Is upkeep of Berkhamsted Castle coming home?

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The day-to-day running of Berkhamsted Castle could soon have more of a local feel.

Berkhamsted Town Council is in ‘early’ discussions with English Heritage – which manages the site – to see more local involvement in looking after the site, which dates back to as early as the 11th century.

The motte-and-bailey castle is thought to have been built by William the Conqueror’s half-brother Robert of Mortain.

Over hundreds of years it was a favoured royal residence, and influential historical figures including Thomas Becket and Edward the Black Prince made it their home.

Although the site is owned by HRH The Prince of Wales, it is English Heritage which looks after it.

But Berkhamsted Town Council has formed a Castle Liaison Group which is set to meet with English Heritage, after the charity indicated that it would be willing to see more local involvement.

Janet Mason, clerk of Berkhamsted Town Council, told the Gazette: “We are at the very early stages of this issue.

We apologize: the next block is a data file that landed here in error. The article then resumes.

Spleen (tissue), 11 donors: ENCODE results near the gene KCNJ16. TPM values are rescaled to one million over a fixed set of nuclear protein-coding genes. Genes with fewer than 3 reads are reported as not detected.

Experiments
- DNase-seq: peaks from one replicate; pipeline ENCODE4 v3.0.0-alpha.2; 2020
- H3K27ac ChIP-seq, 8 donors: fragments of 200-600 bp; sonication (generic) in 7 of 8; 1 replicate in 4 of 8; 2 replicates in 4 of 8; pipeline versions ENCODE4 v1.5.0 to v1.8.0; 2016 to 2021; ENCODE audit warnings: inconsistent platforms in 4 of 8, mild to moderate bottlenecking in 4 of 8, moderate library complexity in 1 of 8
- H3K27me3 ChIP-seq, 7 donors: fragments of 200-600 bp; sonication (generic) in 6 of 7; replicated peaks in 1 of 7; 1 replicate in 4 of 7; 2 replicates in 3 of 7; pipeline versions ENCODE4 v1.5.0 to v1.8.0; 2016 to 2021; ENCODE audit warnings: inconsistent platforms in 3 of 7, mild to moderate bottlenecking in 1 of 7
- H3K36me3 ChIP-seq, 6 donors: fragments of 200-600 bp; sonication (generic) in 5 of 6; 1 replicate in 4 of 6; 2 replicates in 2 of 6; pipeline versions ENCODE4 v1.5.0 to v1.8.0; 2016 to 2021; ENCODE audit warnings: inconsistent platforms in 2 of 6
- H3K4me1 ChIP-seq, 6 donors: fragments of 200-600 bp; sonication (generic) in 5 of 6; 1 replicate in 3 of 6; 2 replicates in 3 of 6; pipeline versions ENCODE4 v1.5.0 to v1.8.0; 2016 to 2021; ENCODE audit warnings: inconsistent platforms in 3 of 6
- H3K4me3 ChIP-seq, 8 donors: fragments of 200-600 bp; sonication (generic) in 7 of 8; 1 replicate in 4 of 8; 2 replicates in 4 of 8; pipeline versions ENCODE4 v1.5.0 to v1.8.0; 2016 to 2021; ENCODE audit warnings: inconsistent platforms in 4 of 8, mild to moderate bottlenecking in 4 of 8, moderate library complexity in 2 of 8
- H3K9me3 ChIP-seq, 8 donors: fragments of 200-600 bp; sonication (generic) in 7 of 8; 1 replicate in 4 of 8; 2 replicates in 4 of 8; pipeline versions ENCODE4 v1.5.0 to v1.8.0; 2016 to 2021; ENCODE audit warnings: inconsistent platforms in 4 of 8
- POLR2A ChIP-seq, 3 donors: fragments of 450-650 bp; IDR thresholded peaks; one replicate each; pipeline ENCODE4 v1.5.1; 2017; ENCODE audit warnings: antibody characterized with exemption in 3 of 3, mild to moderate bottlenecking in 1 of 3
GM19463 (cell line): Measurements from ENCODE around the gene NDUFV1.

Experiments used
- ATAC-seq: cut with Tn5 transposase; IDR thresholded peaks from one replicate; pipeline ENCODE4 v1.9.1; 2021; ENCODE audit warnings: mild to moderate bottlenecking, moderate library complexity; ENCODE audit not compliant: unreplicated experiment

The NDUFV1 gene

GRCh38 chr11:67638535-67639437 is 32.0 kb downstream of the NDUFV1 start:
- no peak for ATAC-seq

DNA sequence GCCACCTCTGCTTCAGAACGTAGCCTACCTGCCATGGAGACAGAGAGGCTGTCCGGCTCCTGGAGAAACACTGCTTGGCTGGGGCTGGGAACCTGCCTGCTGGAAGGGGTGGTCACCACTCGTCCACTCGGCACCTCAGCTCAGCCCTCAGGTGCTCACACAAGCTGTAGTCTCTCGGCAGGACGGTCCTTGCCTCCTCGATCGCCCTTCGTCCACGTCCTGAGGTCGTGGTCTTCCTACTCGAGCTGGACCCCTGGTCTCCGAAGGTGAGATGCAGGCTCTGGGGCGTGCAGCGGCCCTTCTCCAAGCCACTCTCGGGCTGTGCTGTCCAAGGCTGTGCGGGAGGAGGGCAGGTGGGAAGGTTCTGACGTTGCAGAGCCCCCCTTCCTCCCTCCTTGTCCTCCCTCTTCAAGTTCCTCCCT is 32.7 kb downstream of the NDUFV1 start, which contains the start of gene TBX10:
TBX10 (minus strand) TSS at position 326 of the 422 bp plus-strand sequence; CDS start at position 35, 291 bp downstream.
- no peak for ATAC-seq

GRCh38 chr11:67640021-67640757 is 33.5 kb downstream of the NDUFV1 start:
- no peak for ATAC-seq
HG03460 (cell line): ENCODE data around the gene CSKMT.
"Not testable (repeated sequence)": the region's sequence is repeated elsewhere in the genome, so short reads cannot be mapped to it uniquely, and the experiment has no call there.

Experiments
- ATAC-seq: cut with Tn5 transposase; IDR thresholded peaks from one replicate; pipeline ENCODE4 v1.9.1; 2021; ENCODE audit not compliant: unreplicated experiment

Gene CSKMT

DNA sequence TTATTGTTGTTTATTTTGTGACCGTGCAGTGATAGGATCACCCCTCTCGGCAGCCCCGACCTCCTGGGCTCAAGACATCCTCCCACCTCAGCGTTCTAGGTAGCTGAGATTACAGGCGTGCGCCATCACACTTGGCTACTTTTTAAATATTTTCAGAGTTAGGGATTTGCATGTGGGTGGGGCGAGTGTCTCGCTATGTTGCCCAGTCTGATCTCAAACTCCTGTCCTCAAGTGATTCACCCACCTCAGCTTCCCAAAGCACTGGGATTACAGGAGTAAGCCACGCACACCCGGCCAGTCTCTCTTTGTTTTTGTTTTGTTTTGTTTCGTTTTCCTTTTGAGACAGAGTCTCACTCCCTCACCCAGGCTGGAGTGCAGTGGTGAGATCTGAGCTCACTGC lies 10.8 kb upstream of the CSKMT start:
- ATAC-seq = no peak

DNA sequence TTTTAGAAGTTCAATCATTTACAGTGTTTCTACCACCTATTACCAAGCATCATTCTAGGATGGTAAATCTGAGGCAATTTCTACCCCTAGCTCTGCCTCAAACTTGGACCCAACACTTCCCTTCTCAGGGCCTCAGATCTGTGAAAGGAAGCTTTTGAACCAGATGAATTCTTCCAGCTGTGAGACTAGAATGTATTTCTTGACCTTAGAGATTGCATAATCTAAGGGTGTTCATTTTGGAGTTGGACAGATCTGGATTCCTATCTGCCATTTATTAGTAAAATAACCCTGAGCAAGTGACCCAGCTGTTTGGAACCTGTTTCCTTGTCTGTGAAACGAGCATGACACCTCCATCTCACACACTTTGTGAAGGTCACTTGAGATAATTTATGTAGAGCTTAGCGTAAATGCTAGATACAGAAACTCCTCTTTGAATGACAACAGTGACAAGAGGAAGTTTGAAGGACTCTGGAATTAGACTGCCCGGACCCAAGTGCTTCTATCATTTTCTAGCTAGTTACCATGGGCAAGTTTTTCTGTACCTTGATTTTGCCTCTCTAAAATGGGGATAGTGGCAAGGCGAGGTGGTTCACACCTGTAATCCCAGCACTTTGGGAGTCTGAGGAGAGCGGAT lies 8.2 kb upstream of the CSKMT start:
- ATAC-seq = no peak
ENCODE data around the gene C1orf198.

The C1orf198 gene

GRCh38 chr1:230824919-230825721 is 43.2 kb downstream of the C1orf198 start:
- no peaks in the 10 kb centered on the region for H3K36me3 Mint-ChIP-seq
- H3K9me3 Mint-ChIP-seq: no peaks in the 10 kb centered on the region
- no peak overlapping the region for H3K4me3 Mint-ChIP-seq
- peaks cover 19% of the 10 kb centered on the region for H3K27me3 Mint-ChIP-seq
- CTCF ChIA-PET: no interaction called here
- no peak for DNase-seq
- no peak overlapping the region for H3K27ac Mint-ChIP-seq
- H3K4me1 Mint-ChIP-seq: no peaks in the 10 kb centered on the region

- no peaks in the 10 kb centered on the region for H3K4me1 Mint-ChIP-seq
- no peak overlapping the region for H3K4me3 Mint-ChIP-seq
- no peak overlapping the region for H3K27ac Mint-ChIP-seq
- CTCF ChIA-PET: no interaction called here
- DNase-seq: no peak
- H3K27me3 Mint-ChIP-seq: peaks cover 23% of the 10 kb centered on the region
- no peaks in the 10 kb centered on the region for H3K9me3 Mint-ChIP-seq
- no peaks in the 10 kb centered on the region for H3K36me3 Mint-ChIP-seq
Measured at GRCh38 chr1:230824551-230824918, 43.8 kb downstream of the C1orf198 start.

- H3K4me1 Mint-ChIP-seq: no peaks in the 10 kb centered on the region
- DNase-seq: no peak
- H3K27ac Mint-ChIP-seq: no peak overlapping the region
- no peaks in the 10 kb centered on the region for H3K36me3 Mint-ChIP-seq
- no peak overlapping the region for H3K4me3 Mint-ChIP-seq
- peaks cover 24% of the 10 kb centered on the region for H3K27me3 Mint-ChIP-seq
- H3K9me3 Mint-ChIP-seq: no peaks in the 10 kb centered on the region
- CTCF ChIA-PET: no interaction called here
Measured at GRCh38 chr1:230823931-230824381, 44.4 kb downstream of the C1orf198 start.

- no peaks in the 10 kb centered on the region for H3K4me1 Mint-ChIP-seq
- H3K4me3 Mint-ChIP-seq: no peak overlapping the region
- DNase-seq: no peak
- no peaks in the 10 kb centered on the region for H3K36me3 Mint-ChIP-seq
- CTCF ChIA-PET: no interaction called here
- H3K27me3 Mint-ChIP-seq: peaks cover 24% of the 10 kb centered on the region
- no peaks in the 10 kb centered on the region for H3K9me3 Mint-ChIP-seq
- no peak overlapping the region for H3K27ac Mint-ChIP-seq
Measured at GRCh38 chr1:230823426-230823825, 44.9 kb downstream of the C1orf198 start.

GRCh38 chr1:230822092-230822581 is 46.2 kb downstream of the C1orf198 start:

“In other areas, English Heritage has got local organisations involved in some aspects of running sites. But they would retain overall responsibility.

“We have got our first preliminary meeting and that’s to hear from English Heritage to hear how they see it going forwards.

“The council are interested in facilitating such a meeting.

“The castle is a fantastic asset for the town and a great attraction and something that we take pride in.”

Any such change would see more local involvement. The Gazette understands that the company mowing the site’s grass travels up from Essex.

Tim Cockerill, estates surveyor for English Heritage, said: “We work with local partners at many of the sites for which we are responsible across the country and we’re always looking for ways in which to involve the local community with our properties.

“Berkhamsted Castle is a much loved and valued part of the town and we understand there is interest locally in exploring the possibility of increased local involvement in the management of the site, which is something we are happy to discuss.

“If this resulted in agreement for increased local involvement in managing the monument it would not affect English Heritage’s overall responsibility for Berkhamsted Castle or its maintenance, which would continue.”